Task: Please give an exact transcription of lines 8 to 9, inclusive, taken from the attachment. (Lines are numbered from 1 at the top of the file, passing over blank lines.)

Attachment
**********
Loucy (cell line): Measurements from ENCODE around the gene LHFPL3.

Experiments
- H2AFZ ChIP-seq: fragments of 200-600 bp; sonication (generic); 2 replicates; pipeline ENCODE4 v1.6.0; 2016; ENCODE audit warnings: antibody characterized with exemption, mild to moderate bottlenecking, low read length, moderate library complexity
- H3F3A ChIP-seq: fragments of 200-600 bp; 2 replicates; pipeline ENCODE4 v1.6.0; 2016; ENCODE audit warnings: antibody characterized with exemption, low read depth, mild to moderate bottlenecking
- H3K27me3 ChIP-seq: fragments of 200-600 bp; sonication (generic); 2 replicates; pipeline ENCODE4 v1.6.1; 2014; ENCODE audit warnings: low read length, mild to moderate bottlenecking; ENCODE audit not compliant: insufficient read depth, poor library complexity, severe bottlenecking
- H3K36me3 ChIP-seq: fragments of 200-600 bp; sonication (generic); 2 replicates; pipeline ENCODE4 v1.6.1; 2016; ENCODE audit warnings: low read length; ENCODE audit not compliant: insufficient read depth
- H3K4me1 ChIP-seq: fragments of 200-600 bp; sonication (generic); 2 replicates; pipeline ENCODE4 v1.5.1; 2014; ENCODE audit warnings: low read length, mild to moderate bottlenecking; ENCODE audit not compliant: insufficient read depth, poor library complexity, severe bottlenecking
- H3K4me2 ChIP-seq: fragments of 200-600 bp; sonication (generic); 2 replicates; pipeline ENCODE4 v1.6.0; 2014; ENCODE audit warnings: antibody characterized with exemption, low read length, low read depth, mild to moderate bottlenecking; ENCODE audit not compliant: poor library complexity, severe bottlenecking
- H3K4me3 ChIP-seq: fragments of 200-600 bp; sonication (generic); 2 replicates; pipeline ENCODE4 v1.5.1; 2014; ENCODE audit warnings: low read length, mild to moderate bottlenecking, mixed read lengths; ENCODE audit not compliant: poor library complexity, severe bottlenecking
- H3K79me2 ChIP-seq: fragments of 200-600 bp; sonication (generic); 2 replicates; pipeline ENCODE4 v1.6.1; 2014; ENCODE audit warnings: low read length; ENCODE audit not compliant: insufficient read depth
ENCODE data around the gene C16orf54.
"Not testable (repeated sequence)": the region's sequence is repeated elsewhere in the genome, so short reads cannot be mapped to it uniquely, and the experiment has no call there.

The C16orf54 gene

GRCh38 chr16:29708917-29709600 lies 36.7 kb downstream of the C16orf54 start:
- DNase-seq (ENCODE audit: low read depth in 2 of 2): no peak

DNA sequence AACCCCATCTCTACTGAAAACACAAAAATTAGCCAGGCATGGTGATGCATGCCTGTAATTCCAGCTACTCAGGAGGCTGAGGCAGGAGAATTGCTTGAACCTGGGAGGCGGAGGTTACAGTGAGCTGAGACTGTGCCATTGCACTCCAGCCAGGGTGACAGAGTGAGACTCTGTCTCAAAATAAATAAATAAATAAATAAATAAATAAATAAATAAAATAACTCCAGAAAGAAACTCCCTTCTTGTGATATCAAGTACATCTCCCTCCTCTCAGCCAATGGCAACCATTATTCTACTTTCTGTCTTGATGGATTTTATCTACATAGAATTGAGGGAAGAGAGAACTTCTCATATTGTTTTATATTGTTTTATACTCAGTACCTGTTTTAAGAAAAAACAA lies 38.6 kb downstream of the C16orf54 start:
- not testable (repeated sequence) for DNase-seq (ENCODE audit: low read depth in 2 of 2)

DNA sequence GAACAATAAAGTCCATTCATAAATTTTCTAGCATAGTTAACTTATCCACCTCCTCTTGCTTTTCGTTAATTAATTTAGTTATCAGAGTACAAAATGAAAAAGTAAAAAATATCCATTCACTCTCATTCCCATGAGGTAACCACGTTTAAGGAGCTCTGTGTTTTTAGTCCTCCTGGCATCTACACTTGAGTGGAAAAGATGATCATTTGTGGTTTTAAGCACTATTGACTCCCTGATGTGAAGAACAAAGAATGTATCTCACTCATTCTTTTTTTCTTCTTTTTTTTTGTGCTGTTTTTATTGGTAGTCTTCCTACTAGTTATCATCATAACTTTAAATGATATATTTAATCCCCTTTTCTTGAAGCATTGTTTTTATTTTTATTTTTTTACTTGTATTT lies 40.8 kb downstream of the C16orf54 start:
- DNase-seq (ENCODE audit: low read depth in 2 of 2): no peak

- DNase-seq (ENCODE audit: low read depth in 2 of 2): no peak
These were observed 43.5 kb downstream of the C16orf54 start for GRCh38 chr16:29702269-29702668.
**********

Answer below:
- H3K4me2 ChIP-seq: fragments of 200-600 bp; sonication (generic); 2 replicates; pipeline ENCODE4 v1.6.0; 2014; ENCODE audit warnings: antibody characterized with exemption, low read length, low read depth, mild to moderate bottlenecking; ENCODE audit not compliant: poor library complexity, severe bottlenecking
- H3K4me3 ChIP-seq: fragments of 200-600 bp; sonication (generic); 2 replicates; pipeline ENCODE4 v1.5.1; 2014; ENCODE audit warnings: low read length, mild to moderate bottlenecking, mixed read lengths; ENCODE audit not compliant: poor library complexity, severe bottlenecking